Here, the question is whether "pulling stales" from the shelves and transporting them to another location in a small vehicle is activity that affects "the safety of operation of motor vehicles weighing 10,000 pounds or less in transportation on public highways in interstate ... commerce." 29 U.S.C. § 207 Statutory Note (emphasis added). The burden of showing it is falls to Plaintiff Noll. Carley v. Crest Pumping Techs., LLC, 890 F.3d 575, 580 (5th Cir. 2018).
Noll argues that pulling stales is interstate commerce for purposes of the TCA exception because the Distributor Agreement obligates the distributors to remove the stale product from customers' shelves and, consequently, "the chain of interstate commerce was never broken ...., but rather completed an intended, final leg of movement that originated outside Maine." Opposition at 12.
Upon further consideration, I conclude that, although the transportation of stales, standing alone, likely would not be the kind of transportation activity that would come within the Secretary of Transportation's MCA jurisdiction to regulate interstate transportation, when the transportation of stales is considered in light of a "fair" reading of the FLSA's small vehicle exception, Encino Motorcars, LLC v. Navarro, ___ U.S. ___, 138 S.Ct. 1134, 1142, 200 L.Ed.2d 433 (2018), it is nonetheless transportation "in interstate commerce," which is all that the plain language of the TCA exception requires. In other words, when I consider the plain language of the TCA exception, it seems to me that Congress expressed its intention to afford FLSA overtime for workers when their transportation is in a non-commercial vehicle
When Congress uses a term like interstate commerce, the logical inference is that it intends to exert its authority over interstate commerce. "If a court, employing traditional tools of statutory construction, ascertains that Congress had an intention on the precise question at issue, that intention is the law and must be given effect." Chevron, U.S.A., Inc. v. Nat. Res. Def. Council, Inc., 467 U.S. 837, 843 n.9, 104 S.Ct. 2778, 81 L.Ed.2d 694 (1984). I should "look to agency interpretations only when the statute or regulation remains ambiguous after [I] have employed the traditional tools of construction." United States v. Lachman, 387 F.3d 42, 54 (1st Cir. 2004). Because there is no apparent reason why I should convolute the meaning of interstate commerce by reference to the DOL's interpretation of the DOT's jurisdiction over interstate transportation, I will revisit the issue whether "pulling stales" in a personal vehicle is transportation in interstate commerce.
Supreme Court precedent teaches that the power of Congress to regulate commerce extends to "`the channels of interstate commerce,' `persons or things in interstate commerce,' and `those activities that substantially affect interstate commerce.'" Nat'l Fed'n of Indep. Bus. v. Sebelius, 567 U.S. 519, 536, 132 S.Ct. 2566, 183 L.Ed.2d 450 (2012) (quoting United States v. Morrison, 529 U.S. 598, 609, 120 S.Ct. 1740, 146 L.Ed.2d 658 (2000)). See also United States v. Lopez, 514 U.S. 549, 560, 115 S.Ct. 1624, 131 L.Ed.2d 626 (1995) ("Where economic activity substantially affects interstate commerce, legislation regulating that activity will be sustained."). When Congress enacted the small vehicle exception, it is fair to interpret its legislative act as extending to transportation activities that substantially affect interstate commerce. Here, the transportation of stales, when performed in a small vehicle, comes within the TCA's small vehicle exception because it substantially affects interstate commerce, even though it is entirely intrastate transportation. Stale perishable products in the stream of commerce are not only brought to a secondary market through this activity, but typically are sold to thrift store outlets that maintain their own accounts with Defendants.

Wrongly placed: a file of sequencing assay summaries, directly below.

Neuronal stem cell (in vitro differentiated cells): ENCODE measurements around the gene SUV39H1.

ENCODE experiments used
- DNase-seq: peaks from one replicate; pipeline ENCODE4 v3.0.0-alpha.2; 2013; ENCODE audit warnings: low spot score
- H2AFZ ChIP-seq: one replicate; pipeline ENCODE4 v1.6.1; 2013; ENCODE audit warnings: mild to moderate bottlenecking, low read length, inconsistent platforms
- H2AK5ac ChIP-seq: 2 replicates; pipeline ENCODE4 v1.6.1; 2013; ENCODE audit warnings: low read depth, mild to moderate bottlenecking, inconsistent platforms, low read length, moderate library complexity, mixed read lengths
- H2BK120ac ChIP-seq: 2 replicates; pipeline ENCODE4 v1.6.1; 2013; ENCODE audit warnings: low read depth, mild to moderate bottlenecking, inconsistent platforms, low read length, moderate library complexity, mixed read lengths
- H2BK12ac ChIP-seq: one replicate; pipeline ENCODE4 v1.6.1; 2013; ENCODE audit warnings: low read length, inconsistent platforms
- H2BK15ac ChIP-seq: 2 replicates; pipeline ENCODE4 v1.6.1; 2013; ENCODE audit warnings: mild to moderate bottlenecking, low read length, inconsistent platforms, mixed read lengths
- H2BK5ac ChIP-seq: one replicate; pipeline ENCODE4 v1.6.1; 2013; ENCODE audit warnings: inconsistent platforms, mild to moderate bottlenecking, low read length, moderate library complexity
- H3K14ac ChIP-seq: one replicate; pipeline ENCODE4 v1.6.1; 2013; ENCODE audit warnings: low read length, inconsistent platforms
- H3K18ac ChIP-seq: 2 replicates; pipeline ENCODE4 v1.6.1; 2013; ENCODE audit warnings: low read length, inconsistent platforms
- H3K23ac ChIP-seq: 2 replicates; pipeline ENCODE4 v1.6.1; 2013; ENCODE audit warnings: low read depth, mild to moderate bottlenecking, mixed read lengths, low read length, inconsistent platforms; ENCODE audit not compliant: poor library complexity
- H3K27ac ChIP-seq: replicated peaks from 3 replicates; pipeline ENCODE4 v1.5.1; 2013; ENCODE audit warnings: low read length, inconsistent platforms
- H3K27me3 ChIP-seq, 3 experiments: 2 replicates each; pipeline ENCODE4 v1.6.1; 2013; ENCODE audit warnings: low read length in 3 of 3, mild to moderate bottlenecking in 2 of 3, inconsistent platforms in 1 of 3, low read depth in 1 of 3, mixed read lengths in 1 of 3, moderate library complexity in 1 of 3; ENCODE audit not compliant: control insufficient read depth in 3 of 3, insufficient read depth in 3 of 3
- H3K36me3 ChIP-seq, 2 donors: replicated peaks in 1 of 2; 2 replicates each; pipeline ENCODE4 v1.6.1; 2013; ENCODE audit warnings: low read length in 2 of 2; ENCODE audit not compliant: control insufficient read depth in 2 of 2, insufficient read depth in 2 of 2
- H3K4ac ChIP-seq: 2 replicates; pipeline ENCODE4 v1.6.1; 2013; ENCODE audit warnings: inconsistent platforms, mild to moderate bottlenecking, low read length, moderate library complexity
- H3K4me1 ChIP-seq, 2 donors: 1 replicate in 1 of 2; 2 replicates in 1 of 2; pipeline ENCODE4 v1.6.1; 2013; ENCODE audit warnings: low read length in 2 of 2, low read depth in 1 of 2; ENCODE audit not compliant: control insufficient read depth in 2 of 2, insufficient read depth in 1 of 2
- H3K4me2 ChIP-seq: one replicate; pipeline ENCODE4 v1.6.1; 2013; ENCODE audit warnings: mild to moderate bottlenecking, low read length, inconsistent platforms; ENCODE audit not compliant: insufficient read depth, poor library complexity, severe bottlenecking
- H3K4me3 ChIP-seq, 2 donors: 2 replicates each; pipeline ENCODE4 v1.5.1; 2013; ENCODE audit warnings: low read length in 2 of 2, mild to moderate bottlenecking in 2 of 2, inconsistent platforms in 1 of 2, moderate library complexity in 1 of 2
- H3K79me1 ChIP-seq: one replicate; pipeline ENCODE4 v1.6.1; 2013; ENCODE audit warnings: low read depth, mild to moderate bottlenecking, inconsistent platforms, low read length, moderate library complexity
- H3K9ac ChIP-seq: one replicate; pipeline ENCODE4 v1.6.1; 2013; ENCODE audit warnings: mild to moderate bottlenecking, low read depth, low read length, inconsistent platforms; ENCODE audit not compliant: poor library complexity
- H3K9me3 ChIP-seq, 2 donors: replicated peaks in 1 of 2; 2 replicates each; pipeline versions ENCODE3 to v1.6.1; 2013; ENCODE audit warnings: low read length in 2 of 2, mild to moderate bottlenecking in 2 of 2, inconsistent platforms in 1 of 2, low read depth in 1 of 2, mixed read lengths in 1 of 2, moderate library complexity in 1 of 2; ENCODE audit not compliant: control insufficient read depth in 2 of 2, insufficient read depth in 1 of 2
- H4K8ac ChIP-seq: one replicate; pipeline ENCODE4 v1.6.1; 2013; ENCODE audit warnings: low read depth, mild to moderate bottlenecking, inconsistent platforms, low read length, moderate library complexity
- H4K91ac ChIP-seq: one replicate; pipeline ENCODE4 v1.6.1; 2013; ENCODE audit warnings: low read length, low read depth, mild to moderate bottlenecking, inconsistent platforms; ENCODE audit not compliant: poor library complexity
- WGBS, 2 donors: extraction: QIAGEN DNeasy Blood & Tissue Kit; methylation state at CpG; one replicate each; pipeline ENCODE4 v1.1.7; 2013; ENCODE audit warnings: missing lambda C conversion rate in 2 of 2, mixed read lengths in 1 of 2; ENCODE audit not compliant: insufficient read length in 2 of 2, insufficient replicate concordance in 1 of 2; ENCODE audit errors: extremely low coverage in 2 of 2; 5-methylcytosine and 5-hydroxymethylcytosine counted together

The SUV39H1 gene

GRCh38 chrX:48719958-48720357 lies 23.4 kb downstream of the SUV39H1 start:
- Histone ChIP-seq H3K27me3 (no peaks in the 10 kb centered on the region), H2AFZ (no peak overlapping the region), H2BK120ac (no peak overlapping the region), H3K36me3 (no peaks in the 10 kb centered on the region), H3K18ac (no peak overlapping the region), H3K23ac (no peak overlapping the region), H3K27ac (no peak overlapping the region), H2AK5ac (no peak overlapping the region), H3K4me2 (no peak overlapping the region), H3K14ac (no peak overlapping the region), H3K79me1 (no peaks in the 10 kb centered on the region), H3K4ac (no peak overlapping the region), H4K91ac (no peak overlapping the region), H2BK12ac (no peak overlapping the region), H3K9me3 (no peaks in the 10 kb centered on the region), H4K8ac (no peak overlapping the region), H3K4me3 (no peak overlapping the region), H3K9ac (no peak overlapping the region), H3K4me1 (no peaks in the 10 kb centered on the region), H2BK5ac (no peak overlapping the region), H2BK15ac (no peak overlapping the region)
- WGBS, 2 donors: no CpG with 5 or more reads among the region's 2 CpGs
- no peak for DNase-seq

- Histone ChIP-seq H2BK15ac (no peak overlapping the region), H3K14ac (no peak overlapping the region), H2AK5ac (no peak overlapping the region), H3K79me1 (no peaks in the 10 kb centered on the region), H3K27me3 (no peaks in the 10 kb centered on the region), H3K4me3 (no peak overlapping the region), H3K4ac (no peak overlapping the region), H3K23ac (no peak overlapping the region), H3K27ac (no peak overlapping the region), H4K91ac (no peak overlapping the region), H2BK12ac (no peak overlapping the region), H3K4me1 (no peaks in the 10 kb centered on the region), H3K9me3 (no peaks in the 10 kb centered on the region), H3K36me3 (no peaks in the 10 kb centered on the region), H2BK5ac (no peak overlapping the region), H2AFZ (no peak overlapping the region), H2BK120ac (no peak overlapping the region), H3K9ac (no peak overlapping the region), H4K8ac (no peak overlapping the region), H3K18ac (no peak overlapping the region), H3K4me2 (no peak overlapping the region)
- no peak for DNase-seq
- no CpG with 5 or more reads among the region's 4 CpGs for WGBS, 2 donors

Defendants argue that pulling stales cannot salvage the collective action.
Jake Linthicum is the Distributor Enablement Operations Coordinator for Lepage Bakeries Park Street. Mr. Linthicum explains:
Linthicum Decl. (ECF No. 276-2).
Against the picture presented by Mr. Linthicum, Plaintiff Noll has presented evidence demonstrating that the Distributor Agreement requires that stales be pulled from customer shelves (and necessarily transported somewhere), but not any evidence that it is typical of the members of the collective to perform this work in small vehicles. Instead, Noll relies on the inference that some products "may become out of code on a day that is not a retailer's usual service day; in that case, the Distributor may make a special trip to pull stale to satisfy the `daily' requirement." Opposition at 3 (citing Dep. of Paul Milazzo at 204-206 (ECF No. 273-3)). To reinforce just how loose this evidentiary proffer is, consider Noll's primary summation of the evidence:
Opposition at 14 (emphasis added). In other words, Noll emphasizes that "the common testimony" reveals that distributors use personal vehicles to travel to certain accounts on two non-delivery days when they pull products from back shelves and rotate stock. But as to "transporting stale," Noll offers only that it "may have occurred."
What this evidence tells me is that Noll failed to substantiate his contention that the TCA small vehicle exception applies; as in, failed to present a reliable representative sampling from members of the collective, showing that it is typical for distributors to move product (fresh or stale) in their personal vehicles. This failure may be the product of Noll's assumption
Magistrate Judge Nivison has summarized the kind of showing required to justify a collective trial based on representative evidence:
Saunders v. Getchell Agency Inc., No. 1:13-CV-00244-JDL, 2014 WL 12539643, at *2-3 (D. Me. Dec. 12, 2014), report and recommendation adopted, 2015 WL 1292594 (D. Me. Mar. 23, 2015).
Although this case involves several questions common to the class that can be resolved on representative evidence, Plaintiff
Defendants' Motion for Decertification of the FLSA Collective Action (ECF No. 268) is